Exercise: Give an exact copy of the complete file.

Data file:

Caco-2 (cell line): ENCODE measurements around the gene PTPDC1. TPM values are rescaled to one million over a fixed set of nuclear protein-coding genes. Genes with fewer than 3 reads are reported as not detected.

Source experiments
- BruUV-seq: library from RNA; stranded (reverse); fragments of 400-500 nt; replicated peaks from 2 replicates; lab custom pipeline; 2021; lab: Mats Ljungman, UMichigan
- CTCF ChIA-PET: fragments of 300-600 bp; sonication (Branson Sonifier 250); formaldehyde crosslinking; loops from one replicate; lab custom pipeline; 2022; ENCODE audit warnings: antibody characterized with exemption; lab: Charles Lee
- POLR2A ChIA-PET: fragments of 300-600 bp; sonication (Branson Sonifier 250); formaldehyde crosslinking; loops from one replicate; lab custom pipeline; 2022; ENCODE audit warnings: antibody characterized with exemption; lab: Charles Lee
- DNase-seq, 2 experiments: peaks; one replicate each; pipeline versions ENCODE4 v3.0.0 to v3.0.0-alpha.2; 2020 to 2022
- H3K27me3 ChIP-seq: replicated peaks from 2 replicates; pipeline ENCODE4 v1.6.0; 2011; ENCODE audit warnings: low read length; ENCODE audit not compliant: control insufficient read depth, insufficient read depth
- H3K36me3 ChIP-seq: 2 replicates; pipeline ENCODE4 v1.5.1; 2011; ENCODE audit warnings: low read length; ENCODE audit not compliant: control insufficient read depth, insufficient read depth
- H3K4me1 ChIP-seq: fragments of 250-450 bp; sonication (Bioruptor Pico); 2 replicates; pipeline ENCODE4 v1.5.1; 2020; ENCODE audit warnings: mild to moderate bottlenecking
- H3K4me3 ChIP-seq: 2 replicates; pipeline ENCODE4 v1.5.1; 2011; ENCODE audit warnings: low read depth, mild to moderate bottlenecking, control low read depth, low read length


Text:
Caco-2 (cell line): ENCODE measurements around the gene PTPDC1. TPM values are rescaled to one million over a fixed set of nuclear protein-coding genes. Genes with fewer than 3 reads are reported as not detected.

Source experiments
- BruUV-seq: library from RNA; stranded (reverse); fragments of 400-500 nt; replicated peaks from 2 replicates; lab custom pipeline; 2021; lab: Mats Ljungman, UMichigan
- CTCF ChIA-PET: fragments of 300-600 bp; sonication (Branson Sonifier 250); formaldehyde crosslinking; loops from one replicate; lab custom pipeline; 2022; ENCODE audit warnings: antibody characterized with exemption; lab: Charles Lee
- POLR2A ChIA-PET: fragments of 300-600 bp; sonication (Branson Sonifier 250); formaldehyde crosslinking; loops from one replicate; lab custom pipeline; 2022; ENCODE audit warnings: antibody characterized with exemption; lab: Charles Lee
- DNase-seq, 2 experiments: peaks; one replicate each; pipeline versions ENCODE4 v3.0.0 to v3.0.0-alpha.2; 2020 to 2022
- H3K27me3 ChIP-seq: replicated peaks from 2 replicates; pipeline ENCODE4 v1.6.0; 2011; ENCODE audit warnings: low read length; ENCODE audit not compliant: control insufficient read depth, insufficient read depth
- H3K36me3 ChIP-seq: 2 replicates; pipeline ENCODE4 v1.5.1; 2011; ENCODE audit warnings: low read length; ENCODE audit not compliant: control insufficient read depth, insufficient read depth
- H3K4me1 ChIP-seq: fragments of 250-450 bp; sonication (Bioruptor Pico); 2 replicates; pipeline ENCODE4 v1.5.1; 2020; ENCODE audit warnings: mild to moderate bottlenecking
- H3K4me3 ChIP-seq: 2 replicates; pipeline ENCODE4 v1.5.1; 2011; ENCODE audit warnings: low read depth, mild to moderate bottlenecking, control low read depth, low read length